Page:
“Greater love hath no man than this, that a man lay down his life for his friends.” — John 15:13
It’s been a tough few days. Last week I came down with an eye infection (really?) which prevented me from doing much shooting. Once that clears up (just in time for an afternoon workshop in La Grange, Texas) I come down with the flu and spend 24 hours in bed. If I didn’t have bad luck I wouldn’t have any luck at all.
Just a little something to help you relax and unwind after a hard day at work!
Texas Hill Country Video
Copyright © 2010 Jeff Lynch Photography
Video created in Adobe Lightroom 3 Beta 2. Best shown in full-screen HD.
The Bioluminescence of the Night
Copyright © 2009 Atlantic Recording Corporation.
If you’d like to visit and photograph some of these spots, join us for the Fall 2010 Texas Landscape Safari.
Sorry about the “No Blog” Monday but I returned from a Saturday afternoon workshop to wake up Sunday with a fever and blistering headache. As they like to say around here, “If I didn’t have bad luck, I wouldn’t have any luck”.
Here’s a shot I took last month during the spring Texas Landscape Safari workshop at Pedernales Falls State Park near Johnson City, the home town of President Lyndon Baines Johnson. This is one of my favorite spots to photograph in the entire state because every visit presents me with new opportunities to shoot as river’s currents change from one day to the next. You could come here with a camera every day for a year and never get the same shot twice.
I know, I know.
We’re only supposed to shoot landscapes during those “golden hours” around sunrise and sunset. Yes, I realize that most outdoor magazines won’t even consider a landscape image taken at other times of the day.
Being the stubborn Irishman that I am, I just can’t sit around all day waiting for those “golden hours” to occur. Life is Too Short (LTS) and I shoot landscapes and nature whenever I can find the time. That means shooting whenever I find some decent light and a good subject. It might be 7:00 AM, 11:30 AM, 2:30 PM or 8:00 PM.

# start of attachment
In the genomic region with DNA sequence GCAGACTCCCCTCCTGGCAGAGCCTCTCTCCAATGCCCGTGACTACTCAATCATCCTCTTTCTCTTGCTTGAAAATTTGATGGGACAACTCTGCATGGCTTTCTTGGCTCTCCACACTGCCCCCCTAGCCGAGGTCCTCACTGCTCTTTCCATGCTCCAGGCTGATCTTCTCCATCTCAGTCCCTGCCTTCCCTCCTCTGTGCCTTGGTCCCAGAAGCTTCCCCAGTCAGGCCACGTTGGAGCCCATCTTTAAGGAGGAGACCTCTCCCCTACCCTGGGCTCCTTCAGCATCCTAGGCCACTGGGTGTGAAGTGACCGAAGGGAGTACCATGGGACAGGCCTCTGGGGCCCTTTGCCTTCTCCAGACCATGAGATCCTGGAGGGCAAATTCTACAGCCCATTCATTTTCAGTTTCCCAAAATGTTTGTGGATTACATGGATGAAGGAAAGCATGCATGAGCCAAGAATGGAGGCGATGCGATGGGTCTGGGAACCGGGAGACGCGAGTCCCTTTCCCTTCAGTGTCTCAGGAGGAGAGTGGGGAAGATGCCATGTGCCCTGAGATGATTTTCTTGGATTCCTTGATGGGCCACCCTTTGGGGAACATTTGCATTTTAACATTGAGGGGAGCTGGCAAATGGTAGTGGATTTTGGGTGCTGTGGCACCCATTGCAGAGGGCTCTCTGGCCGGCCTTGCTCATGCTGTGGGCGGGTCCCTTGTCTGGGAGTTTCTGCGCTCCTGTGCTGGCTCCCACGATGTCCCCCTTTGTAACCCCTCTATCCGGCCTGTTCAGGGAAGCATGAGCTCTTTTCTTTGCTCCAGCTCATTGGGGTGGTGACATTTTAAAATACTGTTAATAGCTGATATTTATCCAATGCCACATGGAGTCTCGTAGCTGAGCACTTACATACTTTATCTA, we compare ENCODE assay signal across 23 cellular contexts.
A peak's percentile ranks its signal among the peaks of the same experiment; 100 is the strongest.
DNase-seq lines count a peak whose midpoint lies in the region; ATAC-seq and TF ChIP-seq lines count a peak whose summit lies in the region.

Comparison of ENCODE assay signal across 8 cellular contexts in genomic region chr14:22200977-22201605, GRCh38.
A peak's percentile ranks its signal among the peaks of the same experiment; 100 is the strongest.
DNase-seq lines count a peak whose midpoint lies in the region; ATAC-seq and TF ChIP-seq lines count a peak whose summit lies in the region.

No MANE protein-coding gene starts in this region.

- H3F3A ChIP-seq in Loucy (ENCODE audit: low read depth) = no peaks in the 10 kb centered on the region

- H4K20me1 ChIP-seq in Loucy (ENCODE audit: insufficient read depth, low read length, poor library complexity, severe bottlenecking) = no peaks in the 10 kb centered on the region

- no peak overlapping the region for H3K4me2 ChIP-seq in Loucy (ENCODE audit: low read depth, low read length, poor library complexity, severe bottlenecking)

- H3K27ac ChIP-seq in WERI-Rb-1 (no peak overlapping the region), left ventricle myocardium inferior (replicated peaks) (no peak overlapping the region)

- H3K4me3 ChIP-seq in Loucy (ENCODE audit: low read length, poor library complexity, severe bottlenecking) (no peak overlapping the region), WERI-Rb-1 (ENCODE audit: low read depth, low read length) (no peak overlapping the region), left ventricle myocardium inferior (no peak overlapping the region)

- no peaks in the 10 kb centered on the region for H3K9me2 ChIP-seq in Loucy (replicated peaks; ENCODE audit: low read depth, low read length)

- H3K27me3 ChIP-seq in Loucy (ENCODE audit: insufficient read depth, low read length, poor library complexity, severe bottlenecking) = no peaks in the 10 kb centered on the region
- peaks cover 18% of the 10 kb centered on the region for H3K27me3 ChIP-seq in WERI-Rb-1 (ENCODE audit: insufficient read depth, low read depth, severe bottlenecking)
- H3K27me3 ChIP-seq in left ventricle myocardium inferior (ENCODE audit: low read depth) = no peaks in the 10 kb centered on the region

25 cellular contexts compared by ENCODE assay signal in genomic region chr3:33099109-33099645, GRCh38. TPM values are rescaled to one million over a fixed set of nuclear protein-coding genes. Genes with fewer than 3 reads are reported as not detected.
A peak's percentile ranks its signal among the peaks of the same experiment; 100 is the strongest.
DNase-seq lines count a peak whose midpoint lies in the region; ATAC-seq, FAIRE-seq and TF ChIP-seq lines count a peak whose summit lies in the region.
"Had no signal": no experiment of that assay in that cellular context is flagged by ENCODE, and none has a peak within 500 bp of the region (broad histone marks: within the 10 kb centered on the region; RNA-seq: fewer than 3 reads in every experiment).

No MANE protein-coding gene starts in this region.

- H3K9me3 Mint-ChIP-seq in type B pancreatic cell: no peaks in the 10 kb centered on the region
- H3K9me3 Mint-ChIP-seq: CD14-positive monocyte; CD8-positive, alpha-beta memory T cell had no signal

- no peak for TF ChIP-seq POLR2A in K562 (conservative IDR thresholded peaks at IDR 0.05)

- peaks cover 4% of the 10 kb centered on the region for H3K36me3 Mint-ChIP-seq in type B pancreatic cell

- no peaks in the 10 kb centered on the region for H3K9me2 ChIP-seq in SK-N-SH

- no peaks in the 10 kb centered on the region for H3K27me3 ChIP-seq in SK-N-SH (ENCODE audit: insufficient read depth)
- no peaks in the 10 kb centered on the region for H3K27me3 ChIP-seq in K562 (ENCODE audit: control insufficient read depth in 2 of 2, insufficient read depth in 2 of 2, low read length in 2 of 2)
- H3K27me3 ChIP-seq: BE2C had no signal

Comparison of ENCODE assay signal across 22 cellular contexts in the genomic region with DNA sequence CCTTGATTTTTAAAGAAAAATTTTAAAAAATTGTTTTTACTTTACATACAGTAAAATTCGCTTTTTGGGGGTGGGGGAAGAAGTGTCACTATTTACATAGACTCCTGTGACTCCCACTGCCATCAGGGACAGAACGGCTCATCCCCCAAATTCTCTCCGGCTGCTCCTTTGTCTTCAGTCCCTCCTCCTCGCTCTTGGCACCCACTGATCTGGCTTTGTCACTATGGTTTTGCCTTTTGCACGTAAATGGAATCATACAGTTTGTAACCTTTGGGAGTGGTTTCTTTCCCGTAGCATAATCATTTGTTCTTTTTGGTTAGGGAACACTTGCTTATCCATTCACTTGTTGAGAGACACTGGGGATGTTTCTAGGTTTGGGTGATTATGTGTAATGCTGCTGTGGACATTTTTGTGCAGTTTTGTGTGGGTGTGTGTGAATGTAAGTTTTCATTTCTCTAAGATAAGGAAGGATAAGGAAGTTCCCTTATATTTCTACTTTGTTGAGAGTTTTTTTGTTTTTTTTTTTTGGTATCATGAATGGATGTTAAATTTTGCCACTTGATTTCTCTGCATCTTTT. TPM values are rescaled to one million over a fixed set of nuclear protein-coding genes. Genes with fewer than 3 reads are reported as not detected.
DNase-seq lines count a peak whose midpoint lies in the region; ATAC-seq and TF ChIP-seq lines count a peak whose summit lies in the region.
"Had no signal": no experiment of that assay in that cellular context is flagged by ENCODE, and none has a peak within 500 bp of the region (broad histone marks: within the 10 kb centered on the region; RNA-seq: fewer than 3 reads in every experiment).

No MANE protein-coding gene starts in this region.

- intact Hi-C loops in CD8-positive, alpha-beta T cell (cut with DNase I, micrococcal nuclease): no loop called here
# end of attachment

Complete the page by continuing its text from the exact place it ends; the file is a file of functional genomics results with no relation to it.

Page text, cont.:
Luckily, Texas is a big place and the weather here changes faster than most folks can change their mind. We have some of the biggest skies I’ve seen on four continents and the most wonderful clouds a photographer could ever ask for. With a little luck and a lot of patience, even 5:30 in the afternoon can become a “golden hour”.
PS: It does help to carry around a few key filters like a circular polarizer and a graduated neutral density filter.
Every landscape photographer loves a good sunset and most will forgo food and sleep to find the best vantage to capture the perfect light. Sunsets as fickle creatures. Bold and brilliant one moment and dull and lifeless the next.
I have photographed hundreds of sunsets and never come back 100% satisfied. I suppose that’s exactly what the Lord had in mind when he gave us so many to witness and capture!
By now, everyone knows I’m an old-fashioned kind of guy when it comes to getting the correct exposure “in-camera” as opposed to in “post”. For me, post-capture processing in Lightroom or Photoshop is a matter of tweaking a RAW file to obtain what I remember seeing when I took the shot. Since many of you reading this blog are relatively new to photography and perhaps to the use of filters, I thought I’d explain my basic setup for the shots of Monument Hill shown below.
The image above illustrates a typical setup for a landscape shot with my 5DII on a lightweight but sturdy tripod (Gitzo Traveller using an RRS ball-head) and a Singh-Ray graduated neutral density filter held in place by a Cokin “P-Series” holder, mounted on a wide-angle zoom. The graduated neutral density filter is generally a 2, 3 or 4-stop / soft ND Grad made by Singh-Ray, a company that designs and builds probably the highest quality filters in the world.
The purpose of the “ND Grad” filter is to “hold back” the bright sky to balance the foreground exposure as shown in this late afternoon shot. Using an ND Grad allows your DSLR to meter for the mid-tones without blowing out the bright highlights in the sky. The image above was taken without an ND Grad filter and you can see how dark the trees are in the foreground while the clouds in the background are almost completely blown out. Compare that with the image below where both the trees and the sky are exposed properly and you begin to see how powerful a graduated neutral density filter can be.
The great thing about a graduated neutral density filter is that you the photographer, have complete control over how much light the filter blocks by changing its position in the filter holder. Many photographers (myself included) prefer to hold the filter against the lens by hand, moving it to achieve exactly the effect we want.
One of my favorite landscape photographers Steve Kossack, is famous for teaching students “conscious control over colors and light” and a big part of his craft is in using the right filter at the right time. Steve’s also famous for hand-holding and moving his ND-Grad filters during the exposure so that each image is unique and one of a kind.
Getting control of the colors and the light “in-camera” using a graduated neutral density filter is a great way to bring some control to your landscape photography.